"Rather than have a 'to do' list, I wanted our committee to look at the larger picture in developing the plan," said DSL director Louise Solliday. "Oregon's Constitution directs us to manage our lands and the Common School Fund sustainably for current and future generations of Oregon schoolchildren. We also regulate activities in Oregon's waterways to ensure they are healthy and sustainable over time. Everything we do takes the long view, and our plan should too."
The plan's objectives range from upgrading the agency's vehicles to be energy-efficient and converting to a paperless file system, to promoting alternative energy development on state lands and retaining high-performing staff. "One of the things I like about this plan is its comprehensiveness - we aren't just focusing on recycling paper, but are truly taking into consideration that what we do now will have an effect on the success of our programs for generations to come. It's a holistic approach that few agencies have taken," said Solliday.
Former Secretary of State Bill Bradbury, who was one of three members of the State Land Board and who chaired the Sustainability Board, praised the plan as "forward-thinking" because of its themed structure.
To see the plan, go to the DSL Web site. More information is available from John Lilly, chair of the DSL Sustainability Committee.
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Unclaimed property auction a success
Unclaimed property auction
"Gold coins, nuggets, a pocket watch - even gold teeth! - were some of the top sellers at our public auction in June," said Unclaimed Property Section manager Patrick Tate. "Everything sold, and many people went away with interesting items."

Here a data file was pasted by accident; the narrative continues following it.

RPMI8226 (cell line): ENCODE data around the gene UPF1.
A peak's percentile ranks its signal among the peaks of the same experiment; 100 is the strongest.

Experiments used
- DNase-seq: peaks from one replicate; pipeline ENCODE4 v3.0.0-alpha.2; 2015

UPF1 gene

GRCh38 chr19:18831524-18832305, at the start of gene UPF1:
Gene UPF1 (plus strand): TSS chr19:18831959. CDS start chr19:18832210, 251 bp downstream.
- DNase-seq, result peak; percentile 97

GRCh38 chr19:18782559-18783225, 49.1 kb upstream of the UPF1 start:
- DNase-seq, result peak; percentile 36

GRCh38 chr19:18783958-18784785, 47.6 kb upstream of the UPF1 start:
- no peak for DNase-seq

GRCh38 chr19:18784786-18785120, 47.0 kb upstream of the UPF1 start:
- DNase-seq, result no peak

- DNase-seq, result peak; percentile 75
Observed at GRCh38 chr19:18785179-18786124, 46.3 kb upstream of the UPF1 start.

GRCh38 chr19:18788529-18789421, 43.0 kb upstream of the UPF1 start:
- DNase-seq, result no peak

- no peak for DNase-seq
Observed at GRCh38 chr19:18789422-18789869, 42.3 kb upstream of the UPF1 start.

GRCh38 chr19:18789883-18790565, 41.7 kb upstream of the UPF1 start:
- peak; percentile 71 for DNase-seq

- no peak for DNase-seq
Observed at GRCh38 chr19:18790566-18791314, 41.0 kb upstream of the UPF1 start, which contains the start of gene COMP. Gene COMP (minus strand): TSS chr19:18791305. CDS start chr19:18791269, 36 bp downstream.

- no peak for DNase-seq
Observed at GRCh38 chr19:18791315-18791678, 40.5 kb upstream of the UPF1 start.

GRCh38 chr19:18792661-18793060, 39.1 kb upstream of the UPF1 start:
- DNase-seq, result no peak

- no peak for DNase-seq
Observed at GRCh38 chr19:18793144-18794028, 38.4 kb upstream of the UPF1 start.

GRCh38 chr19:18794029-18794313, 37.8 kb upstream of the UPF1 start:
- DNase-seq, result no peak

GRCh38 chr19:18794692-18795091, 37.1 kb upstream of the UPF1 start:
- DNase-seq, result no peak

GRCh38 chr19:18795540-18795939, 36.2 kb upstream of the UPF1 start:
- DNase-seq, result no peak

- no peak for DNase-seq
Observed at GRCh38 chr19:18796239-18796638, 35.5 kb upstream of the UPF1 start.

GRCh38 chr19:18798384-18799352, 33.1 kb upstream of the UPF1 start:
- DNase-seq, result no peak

Each year, the Department of State Lands receives the contents of abandoned safe-deposit boxes, after efforts to contact owners are unsuccessful. DSL makes further attempts to find owners, and after two years, the agency auctions the contents at public oral auctions. "This year we were very pleased to have a good number of owners, and were able to reunite them with their jewelry, coins and other keepsakes before they were offered at auction," said Tate.
The auction netted nearly $65,000 for the Common School Fund. Proceeds are available for claim forever by rightful owners.
Auctions are conducted by Liska Auctioneers of Grants Pass, Oregon, and have been held at Parrish Middle School for the past few years. "It's a nice partnership with a neighborhood school," said Tate.
Anyone interested in being informed of upcoming auctions may sign up
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DSL photo gallery
Youths from the Marion County Extension Services's Enviro Squad help clean up invasive species in August along Mill Creek near the Department of State Lands building.
Dr. Jane Lubchenco, right, head of the National Oceanic and Atmospheric Administration, participated in the South Slough's 35th anniversary celebration in July, including a hike on the North Creek Trail to a new footbridge.
The sonar device being used by Oregon State University and David Evans and Associates to map Oregon's territorial sea floor, in Yaquina Bay, Newport.

Contact Information:
Julie Curtis
Communications Manager
Oregon Department of State Lands
775 Summer St. NE, Suite 100
Salem, OR 97301-1279